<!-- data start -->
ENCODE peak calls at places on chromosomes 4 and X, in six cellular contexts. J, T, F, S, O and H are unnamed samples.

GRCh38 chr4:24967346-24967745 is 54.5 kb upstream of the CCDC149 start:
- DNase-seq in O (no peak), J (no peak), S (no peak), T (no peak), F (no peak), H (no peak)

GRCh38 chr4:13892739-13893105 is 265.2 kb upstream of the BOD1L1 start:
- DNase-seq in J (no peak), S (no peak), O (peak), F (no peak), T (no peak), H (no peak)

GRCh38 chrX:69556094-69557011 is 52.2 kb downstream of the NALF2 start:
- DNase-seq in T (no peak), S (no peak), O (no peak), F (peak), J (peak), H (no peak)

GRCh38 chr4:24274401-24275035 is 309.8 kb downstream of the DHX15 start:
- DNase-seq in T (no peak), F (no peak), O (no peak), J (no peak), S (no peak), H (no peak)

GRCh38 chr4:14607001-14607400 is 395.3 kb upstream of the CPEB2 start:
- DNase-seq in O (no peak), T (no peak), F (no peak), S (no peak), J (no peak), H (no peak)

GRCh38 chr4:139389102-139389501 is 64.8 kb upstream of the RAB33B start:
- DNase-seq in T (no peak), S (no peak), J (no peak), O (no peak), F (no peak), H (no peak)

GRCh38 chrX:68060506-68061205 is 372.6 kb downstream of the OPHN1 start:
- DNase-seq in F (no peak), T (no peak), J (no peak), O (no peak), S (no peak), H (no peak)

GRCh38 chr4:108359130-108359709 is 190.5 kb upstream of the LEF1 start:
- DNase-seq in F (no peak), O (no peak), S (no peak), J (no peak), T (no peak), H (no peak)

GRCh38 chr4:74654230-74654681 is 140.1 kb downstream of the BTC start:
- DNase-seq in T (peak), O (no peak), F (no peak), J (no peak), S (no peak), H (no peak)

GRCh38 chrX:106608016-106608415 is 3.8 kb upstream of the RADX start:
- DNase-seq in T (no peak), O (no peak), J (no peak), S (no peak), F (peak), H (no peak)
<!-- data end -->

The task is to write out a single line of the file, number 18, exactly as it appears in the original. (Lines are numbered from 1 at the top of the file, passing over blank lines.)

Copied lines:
GRCh38 chr4:74654230-74654681 is 140.1 kb downstream of the BTC start: